Though it only has visited a handful of arenas so far, RootMetrics eventually plans to test more than 100 stadiums this year, according to the company. For each venue, RootMetrics sends an unspecified number of testers to track data performance of the top four wireless carriers in the U.S., a list that includes AT&T, Verizon Wireless, Sprint and T-Mobile. RootMetrics’ venue testers also check performance of the internal Wi-Fi network if one is available, but it does not let Wi-Fi compete for its “RootScore Award,” which it bestows upon the carrier with best performance in the combined categories of speed and “data reliability,” basically a measurement of the ability to make and hold a connection during any wireless data request or action.
RootMetrics also doesn’t take into account whether or not any of the carriers has preferential deals inside a venue, which may give that provider a leg up on the competition. For its report on the Staples Center, for instance, RootMetrics gives its award to Verizon, which is not surprising to us since Verizon built both the Wi-Fi and the DAS network at the facility. But RootMetrics makes no mention of the business agreements at Staples or anywhere else, which is by design, according to the company.
Why can’t Wi-Fi win?
RootMetrics CEO Bill Moore said in a recent phone interview that such details about contracts and preferred suppliers really don’t matter to consumers — what really matters, he said, is how well each carrier performs in the venue.
While the “scoreboard” mentality does perform a service by presenting just what data the testers find, the RootMetrics venue surveys have some gaps that may need to be filled or changed in the future to present a fully accurate picture of stadium network performance. One big reporting gap is the fact that RootMetrics doesn’t use any iOS devices in its stadium tests, a strange omission since most stadium networks say they still see a majority of iPhones among the devices being used on stadium networks. RootMetrics also seems to unfairly leave Wi-Fi networks out of the scoring, even though in many cases so far the local Wi-Fi networks far outperform the carrier cellular links.For Portland’s Moda Center, for instance, RootMetrics gives its RootScore award to Verizon, since in their testing Verizon was found to have better data reliability and better data speeds than the other cellular carriers. But the stadium’s in-house Wi-Fi network was 3 Mbps faster than Verizon on the download side and more than five times faster than Verizon on the upload side — yet Wi-Fi wasn’t mentioned in the venue “scores” and only got a footnote at the bottom of the results page.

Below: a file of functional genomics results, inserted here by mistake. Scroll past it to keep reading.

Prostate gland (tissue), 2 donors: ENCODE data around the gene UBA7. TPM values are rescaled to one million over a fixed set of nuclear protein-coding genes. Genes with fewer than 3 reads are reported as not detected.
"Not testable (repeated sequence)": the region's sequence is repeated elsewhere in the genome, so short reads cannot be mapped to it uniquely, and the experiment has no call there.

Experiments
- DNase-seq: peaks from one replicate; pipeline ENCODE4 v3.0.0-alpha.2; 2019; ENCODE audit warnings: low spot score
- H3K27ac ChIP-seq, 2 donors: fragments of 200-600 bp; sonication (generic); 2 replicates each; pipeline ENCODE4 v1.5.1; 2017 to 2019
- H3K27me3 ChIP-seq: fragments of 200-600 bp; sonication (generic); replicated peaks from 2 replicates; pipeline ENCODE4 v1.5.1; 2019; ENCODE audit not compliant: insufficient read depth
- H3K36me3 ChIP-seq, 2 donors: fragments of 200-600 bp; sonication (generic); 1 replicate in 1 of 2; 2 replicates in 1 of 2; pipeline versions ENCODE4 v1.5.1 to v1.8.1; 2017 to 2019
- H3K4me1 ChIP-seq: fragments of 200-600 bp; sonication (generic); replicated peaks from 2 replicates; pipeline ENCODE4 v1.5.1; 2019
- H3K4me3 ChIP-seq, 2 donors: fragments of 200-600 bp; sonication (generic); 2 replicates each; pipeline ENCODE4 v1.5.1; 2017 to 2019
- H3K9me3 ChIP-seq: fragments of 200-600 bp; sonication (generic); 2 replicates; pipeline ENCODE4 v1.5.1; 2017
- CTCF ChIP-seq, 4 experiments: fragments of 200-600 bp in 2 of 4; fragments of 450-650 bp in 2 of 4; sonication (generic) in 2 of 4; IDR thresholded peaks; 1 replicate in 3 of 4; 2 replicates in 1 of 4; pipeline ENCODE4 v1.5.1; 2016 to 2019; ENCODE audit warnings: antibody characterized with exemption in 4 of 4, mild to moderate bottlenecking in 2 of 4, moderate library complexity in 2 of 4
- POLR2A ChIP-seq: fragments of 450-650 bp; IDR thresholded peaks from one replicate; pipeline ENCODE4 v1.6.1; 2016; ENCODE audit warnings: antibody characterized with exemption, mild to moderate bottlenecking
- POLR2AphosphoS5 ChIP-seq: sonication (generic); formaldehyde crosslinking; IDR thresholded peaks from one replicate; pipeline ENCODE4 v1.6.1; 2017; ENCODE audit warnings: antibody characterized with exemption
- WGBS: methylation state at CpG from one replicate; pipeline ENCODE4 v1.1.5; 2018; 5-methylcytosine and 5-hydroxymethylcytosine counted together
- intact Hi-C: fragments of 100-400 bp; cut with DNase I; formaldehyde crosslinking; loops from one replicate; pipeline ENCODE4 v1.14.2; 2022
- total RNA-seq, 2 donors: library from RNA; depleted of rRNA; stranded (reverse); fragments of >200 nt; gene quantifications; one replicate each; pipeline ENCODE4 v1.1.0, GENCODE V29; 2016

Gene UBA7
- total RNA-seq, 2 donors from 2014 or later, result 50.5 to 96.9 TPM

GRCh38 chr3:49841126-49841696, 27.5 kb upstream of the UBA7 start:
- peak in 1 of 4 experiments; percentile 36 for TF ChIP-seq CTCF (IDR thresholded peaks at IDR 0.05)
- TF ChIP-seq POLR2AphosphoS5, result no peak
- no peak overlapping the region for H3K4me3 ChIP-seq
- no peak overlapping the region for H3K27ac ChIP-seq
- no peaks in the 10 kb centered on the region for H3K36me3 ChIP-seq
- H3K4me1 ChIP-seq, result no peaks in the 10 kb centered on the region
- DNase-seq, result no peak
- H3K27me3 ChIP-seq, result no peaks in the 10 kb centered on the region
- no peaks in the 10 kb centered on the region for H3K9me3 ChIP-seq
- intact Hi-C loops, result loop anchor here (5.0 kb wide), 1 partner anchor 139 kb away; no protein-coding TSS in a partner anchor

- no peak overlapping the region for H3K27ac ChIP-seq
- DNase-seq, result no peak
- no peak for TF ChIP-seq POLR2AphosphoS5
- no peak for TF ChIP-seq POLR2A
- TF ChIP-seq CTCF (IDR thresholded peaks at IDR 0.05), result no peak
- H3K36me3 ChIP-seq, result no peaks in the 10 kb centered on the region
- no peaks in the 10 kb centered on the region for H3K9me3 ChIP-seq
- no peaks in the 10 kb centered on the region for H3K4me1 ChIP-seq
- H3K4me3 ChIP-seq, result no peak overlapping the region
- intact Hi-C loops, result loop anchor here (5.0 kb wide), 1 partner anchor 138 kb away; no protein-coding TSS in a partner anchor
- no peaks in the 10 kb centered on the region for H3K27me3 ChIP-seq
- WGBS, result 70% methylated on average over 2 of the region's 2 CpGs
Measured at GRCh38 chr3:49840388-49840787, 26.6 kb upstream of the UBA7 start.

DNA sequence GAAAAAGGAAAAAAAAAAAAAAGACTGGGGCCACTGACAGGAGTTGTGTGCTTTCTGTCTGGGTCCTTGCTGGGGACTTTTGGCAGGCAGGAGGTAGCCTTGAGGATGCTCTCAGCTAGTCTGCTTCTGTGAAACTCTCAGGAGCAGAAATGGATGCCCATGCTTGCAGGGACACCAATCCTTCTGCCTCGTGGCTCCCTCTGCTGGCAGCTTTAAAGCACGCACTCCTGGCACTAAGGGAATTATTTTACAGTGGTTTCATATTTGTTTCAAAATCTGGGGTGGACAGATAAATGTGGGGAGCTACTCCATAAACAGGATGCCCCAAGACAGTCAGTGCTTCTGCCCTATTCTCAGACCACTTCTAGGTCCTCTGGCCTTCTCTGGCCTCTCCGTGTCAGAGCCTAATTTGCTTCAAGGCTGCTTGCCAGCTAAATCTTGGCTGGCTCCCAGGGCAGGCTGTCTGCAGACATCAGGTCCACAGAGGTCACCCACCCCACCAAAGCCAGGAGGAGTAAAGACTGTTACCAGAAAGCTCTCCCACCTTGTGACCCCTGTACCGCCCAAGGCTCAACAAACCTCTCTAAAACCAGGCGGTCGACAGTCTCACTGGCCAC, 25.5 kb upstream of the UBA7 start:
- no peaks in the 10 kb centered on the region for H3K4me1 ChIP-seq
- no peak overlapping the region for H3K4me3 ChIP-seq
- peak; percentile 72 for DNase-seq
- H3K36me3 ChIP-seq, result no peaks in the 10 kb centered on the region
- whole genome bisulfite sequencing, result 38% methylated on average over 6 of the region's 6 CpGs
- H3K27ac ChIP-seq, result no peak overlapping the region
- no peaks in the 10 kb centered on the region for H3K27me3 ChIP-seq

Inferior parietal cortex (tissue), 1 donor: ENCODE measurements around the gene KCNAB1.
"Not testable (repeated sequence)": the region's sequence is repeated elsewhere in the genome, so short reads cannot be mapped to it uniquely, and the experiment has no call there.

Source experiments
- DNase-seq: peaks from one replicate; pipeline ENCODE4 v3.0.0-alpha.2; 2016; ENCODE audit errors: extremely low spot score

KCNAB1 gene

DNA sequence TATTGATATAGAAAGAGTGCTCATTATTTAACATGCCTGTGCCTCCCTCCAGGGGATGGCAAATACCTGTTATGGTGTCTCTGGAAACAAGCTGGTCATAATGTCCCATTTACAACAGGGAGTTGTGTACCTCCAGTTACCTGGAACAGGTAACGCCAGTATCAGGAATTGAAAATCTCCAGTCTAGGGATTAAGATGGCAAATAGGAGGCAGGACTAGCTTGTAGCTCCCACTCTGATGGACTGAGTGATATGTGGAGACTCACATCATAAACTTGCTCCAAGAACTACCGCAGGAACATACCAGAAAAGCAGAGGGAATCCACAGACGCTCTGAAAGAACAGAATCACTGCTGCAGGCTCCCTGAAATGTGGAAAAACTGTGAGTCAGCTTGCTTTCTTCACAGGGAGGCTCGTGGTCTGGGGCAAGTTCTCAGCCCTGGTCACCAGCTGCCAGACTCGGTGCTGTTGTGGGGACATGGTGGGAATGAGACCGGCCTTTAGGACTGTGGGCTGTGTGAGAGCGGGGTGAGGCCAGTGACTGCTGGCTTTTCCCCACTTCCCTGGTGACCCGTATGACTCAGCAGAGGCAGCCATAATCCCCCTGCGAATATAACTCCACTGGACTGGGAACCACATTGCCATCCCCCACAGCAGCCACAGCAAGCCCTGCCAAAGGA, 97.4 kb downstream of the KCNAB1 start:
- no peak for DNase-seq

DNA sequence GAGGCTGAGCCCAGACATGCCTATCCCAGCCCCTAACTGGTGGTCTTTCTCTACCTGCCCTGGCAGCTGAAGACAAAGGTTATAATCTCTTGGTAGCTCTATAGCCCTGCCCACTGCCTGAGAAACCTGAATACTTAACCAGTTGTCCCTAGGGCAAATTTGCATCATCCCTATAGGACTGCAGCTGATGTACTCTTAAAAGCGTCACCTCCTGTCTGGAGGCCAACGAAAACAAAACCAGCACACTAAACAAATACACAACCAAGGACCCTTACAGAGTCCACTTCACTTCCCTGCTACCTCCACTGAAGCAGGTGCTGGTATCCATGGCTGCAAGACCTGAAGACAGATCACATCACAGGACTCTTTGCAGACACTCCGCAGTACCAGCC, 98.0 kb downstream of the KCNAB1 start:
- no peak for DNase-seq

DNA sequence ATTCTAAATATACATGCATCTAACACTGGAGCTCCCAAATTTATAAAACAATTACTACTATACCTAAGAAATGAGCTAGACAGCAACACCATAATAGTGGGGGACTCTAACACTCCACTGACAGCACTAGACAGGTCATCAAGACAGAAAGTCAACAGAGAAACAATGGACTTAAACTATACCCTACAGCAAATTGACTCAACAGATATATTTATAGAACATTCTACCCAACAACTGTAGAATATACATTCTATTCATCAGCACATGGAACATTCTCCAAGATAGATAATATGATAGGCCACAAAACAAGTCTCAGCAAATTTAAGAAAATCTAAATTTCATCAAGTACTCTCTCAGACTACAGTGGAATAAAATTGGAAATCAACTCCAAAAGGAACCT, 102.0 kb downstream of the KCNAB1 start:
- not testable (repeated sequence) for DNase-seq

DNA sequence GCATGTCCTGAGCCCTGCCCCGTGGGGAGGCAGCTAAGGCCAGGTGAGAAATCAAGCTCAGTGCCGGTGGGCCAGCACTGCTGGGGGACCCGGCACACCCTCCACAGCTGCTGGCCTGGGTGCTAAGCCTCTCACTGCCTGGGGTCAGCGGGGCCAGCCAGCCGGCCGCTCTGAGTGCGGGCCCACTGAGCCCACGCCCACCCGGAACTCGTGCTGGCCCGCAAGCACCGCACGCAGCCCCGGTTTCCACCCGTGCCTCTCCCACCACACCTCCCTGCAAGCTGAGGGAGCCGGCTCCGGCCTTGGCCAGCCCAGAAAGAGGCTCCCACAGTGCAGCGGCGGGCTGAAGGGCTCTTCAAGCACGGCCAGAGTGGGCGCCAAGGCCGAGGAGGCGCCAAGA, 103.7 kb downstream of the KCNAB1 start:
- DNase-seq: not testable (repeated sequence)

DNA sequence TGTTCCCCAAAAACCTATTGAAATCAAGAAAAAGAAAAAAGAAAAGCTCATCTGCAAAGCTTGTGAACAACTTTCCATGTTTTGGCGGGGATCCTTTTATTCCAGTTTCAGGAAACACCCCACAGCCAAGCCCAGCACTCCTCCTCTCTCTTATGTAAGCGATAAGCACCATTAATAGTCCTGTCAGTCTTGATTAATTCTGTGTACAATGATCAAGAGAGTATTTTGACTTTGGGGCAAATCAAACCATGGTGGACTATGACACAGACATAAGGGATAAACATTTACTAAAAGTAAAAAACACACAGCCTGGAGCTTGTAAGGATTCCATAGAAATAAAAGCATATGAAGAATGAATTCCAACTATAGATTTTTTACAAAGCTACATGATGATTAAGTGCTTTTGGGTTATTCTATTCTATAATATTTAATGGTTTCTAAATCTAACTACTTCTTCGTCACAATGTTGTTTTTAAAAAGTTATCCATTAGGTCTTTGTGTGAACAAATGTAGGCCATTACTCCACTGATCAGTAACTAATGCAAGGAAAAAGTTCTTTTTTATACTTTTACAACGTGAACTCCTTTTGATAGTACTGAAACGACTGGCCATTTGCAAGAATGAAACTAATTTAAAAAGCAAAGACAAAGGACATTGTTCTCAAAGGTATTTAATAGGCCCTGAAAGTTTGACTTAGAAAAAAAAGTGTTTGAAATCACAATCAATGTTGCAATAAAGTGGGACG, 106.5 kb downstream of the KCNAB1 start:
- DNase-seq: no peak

Founded in 2008, RootMetrics has (apparently) built a good business in its chosen field, since it was acquired last month by the Englewood, Colo.-based IHS, a large information and analytics concern that recorded $546 million in revenue for its most recent quarter.
In the industry, RootMetrics is well known for its wireless coverage performance map and its “RootScores,” which attempt to determine winners and losers in the wireless service game for major U.S. metropolitan areas and the nation’s busiest airports. The basic RootMetrics premise is that they measure exactly what service levels consumers see in real life, providing an independent way for customers to evaluate services in a given area. While consumers can see the high-level results of its tests — which include both internal testing as well as data “crowdsourced” from consumers who download the RootMetrics reporting app — RootMetrics also sells its information directly to carriers and other infrastructure providers.